PSEW was dissolved as a separate project on June 30, 1991 as part of a push to focus on women's issues throughout the programming of the AAC.[2] Sandler left her position of leadership and the group was reconstituted as the Program on the Status and Education of Women (PSEW). Upon being absorbed into the AACU, PSEW's primary source of funding no longer came from grants, as they were able to receive funding from the AACU. Musil directed the program until its conclusion in 2012, as the AACU redefined its mission to incorporate issues of gender equity. Some important reports and projects that were created during Musil's tenure were the report "A Measure of Equity: Women's Progress in Higher Education (2008)" and the establishment of the Campus Women Lead, which offered workshops on women's leadership, and the Women's Leadership Project for Inclusive Excellence.[9]

List of Publications[edit]

  • Attwood, Cynthia L. Women in fellowship and training programs. Project on the Status and Education of Women, Association of American Colleges, 1972.
  • Ehrhart, Julie Kuhn and Bernice R. Sandler. Looking for More Than a Few Good Women in Traditionally Male Fields. Project on the Status and Education of Women, Association of American Colleges, 1987.
  • Ginorio, Angela B. Warming the climate for women in academic science. Washington, D.C : Association of American Colleges and Universities, Program on the Status and Education of Women, 1995.
  • Hall, Roberta M. Out of the classroom: a chilly campus climate for women? Project on the Status and Education of Women, Association of American Colleges, c1984.
  • Hune, Shirley. Asian Pacific American women in higher education : claiming visibility & voice. Washington, DC: Association of American Colleges and Universities, Program on the Status and Education of Women, c1998.
  • Moses, Yolanda T. Black women in academe: issues and strategies. Project on the Status and Education of Women, Association of American Colleges, c1989.
  • Nieves-Squires, Sarah. Hispanic Women: making their presence on campus less tenuous. Association of American Colleges, Program on the Status and Education of Women, 1991.
  • Project On The Status and Education Of Women. Financial Aid: A Partial List of Resources for Women. Association Of American Colleges, 1978.
  • Project on the Status and Education of Women. The Problem of rape on campus. Association of American Colleges, c1978.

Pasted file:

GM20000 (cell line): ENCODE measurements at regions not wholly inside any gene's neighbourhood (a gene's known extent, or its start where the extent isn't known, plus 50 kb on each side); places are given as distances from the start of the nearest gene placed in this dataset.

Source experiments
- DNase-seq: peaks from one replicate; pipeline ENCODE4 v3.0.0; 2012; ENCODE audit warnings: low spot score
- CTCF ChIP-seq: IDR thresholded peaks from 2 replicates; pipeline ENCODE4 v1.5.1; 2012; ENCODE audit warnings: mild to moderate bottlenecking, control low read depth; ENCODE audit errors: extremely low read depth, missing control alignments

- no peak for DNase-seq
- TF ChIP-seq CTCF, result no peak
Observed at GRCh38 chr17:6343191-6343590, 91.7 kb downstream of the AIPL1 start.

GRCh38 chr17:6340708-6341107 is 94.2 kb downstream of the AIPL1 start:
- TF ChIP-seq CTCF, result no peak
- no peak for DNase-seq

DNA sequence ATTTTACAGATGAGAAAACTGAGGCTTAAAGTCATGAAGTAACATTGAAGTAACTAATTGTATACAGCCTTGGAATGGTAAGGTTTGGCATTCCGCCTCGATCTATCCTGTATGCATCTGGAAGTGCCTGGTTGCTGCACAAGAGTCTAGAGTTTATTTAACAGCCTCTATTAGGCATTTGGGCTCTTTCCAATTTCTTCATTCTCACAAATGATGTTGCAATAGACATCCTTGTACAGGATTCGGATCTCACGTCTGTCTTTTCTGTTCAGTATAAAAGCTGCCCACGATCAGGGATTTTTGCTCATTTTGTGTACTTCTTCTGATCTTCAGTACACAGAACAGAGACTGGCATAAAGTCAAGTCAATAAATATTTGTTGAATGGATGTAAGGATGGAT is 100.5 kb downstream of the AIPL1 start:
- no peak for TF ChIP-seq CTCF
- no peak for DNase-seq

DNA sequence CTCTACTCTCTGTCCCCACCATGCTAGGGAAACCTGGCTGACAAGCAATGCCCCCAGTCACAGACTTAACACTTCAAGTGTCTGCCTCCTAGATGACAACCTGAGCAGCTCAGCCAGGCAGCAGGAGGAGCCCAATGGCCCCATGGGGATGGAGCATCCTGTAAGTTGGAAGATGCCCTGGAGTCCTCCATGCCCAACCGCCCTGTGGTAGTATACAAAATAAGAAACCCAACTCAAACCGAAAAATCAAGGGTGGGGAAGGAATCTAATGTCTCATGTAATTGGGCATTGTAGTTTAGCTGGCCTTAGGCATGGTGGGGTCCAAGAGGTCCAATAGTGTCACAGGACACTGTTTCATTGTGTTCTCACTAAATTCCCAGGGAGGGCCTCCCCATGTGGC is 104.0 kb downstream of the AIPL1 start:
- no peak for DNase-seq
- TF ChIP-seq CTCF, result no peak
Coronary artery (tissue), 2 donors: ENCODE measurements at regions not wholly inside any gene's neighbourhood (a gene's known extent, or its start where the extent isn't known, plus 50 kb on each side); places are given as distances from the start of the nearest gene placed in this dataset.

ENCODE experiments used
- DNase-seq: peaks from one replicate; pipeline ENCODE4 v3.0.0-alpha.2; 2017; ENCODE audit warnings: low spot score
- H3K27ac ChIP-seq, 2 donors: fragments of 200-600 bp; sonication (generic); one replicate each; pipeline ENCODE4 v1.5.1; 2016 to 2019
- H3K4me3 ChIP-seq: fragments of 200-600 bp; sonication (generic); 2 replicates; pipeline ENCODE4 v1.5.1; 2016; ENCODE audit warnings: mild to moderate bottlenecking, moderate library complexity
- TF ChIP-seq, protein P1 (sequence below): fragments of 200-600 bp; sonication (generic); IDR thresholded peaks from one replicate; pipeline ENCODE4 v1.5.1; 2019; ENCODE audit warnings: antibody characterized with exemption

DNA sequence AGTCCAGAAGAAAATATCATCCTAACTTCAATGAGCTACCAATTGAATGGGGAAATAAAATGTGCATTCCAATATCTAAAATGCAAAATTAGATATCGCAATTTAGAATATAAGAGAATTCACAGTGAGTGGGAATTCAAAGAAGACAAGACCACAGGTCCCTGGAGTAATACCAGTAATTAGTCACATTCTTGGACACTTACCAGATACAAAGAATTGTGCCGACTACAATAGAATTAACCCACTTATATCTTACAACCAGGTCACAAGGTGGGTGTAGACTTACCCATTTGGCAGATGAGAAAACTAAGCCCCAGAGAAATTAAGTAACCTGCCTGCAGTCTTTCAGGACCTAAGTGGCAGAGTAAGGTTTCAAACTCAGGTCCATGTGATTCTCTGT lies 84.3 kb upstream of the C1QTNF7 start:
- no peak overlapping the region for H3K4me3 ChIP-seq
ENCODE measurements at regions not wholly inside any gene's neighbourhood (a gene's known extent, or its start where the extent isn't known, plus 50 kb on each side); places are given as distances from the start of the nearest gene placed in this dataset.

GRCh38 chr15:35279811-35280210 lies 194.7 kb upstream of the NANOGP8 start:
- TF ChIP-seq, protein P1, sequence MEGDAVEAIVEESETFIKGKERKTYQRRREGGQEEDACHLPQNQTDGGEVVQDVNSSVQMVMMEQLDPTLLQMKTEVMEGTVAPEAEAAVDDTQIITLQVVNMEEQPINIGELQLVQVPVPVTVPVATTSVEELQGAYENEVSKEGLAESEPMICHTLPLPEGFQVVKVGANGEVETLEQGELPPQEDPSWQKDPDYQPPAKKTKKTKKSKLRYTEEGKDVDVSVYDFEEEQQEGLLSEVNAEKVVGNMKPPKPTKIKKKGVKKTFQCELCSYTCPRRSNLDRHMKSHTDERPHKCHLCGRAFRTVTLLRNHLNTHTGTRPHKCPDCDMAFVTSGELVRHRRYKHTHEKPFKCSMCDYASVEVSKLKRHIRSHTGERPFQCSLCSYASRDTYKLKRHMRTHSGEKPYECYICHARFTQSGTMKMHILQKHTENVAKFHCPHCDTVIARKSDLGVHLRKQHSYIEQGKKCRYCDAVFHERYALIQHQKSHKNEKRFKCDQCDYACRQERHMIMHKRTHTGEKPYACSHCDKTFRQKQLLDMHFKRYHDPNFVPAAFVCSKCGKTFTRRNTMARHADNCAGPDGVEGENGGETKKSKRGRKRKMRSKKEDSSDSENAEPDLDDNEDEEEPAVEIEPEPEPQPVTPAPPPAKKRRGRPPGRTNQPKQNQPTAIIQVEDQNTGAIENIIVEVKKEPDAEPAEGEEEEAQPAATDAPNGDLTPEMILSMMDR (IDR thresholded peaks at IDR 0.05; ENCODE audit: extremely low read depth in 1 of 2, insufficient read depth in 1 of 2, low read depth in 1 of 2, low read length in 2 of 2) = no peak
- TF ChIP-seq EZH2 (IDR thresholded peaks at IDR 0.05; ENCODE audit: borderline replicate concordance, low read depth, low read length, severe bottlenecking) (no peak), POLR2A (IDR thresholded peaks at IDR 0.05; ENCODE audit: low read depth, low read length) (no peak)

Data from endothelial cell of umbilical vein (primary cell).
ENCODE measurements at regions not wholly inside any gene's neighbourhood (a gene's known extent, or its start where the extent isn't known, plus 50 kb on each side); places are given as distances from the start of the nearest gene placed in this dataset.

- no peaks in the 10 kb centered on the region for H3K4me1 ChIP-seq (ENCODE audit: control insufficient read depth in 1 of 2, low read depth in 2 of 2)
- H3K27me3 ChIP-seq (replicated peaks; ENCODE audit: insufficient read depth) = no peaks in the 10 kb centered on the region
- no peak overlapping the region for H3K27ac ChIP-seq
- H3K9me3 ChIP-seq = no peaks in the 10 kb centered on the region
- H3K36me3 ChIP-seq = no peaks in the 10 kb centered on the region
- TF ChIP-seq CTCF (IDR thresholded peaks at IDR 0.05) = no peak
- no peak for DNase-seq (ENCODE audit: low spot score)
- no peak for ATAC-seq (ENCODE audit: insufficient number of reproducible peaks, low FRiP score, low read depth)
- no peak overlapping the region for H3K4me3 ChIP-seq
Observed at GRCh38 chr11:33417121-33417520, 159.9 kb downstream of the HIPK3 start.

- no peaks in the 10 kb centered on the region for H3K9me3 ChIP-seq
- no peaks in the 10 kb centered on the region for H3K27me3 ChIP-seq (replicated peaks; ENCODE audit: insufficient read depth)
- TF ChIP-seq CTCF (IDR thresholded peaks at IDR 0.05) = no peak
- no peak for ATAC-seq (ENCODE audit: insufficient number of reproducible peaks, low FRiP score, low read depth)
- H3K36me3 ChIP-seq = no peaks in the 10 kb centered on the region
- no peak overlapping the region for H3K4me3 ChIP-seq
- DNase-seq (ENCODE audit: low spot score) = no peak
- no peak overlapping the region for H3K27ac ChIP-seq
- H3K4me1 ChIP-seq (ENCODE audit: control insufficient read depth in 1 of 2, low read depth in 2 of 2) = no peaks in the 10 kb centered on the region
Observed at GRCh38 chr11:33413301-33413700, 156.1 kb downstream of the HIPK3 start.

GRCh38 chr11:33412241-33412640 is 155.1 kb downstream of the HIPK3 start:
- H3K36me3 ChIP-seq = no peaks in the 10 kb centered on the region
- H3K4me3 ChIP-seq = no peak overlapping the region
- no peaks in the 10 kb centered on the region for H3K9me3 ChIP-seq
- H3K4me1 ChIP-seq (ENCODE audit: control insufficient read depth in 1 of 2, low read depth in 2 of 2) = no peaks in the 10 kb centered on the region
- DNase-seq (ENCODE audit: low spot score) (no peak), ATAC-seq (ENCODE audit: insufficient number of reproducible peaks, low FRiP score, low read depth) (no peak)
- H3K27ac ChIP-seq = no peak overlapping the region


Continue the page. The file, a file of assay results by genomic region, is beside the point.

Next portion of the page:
• Project on the Status and Education of Women. What constitutes equality for women in sport? : Federal law puts women in the running. Association of American Colleges, 1974.
  • Project on the Status and Education of Women. Women and film : a resource handbook. Association of American Colleges, 1970s.
  • Project on the Status and Education of Women. Women's centers—where are they? Association of American Colleges, 1974.
  • Sandler, Bernice R. The Campus Climate Revisited: Chilly Climate for Women Faculty, Administrators and Graduate Students. Program on the Status and Education of Women, Association of American Colleges, 1986.
  • Touchton, Judy, Caryn McTighe Musil, and Kathryn Peltier Campbell. A Measure of Equity: Women's Progress in Higher Education. Association of American Colleges and Universities, 2008.

References[edit]

  1. ^ a b c d e f g h i j k Project on the Status and Education of Women (Association of American Colleges) Records, 1969-1991; Finding Aid. Schlesinger Library, Radcliffe Institute, Harvard University, Cambridge, Mass.
  2. ^ a b Curtis, Mark (2014). "Crisis and Opportunity: The Founding of the Association of American Colleges". Retrieved 21 March 2017. 
  3. ^ a b c Butler, Johnnella. "Carol Geary Schneider, Liberal Education, and Social Justice". Retrieved 21 March 2017. 
  4. ^ a b c d Gaff, Jerry (2015). "The Role of Faculty in the Transformation of AAC&U: A Personal Essay". Retrieved 21 March 2017. 
  5. ^ Musil, Caryn. "Gender Equity: Who Needs It?". Retrieved 21 March 2017. 
  6. ^ a b c "AAC&U Congratulates Bernice Sandler on Induction into National Women's Hall of Fame". 28 October 2013. Retrieved 21 March 2017. 
  7. ^ "On Campus with Women". Retrieved 20 March 2017. 
  8. ^ "National Coalition for Women and Girls in Education". Retrieved 21 March 2017. 
  9. ^ Schneider, Carol. "A New Era of Gender Equity Work at AAC&U". Retrieved 21 March 2017.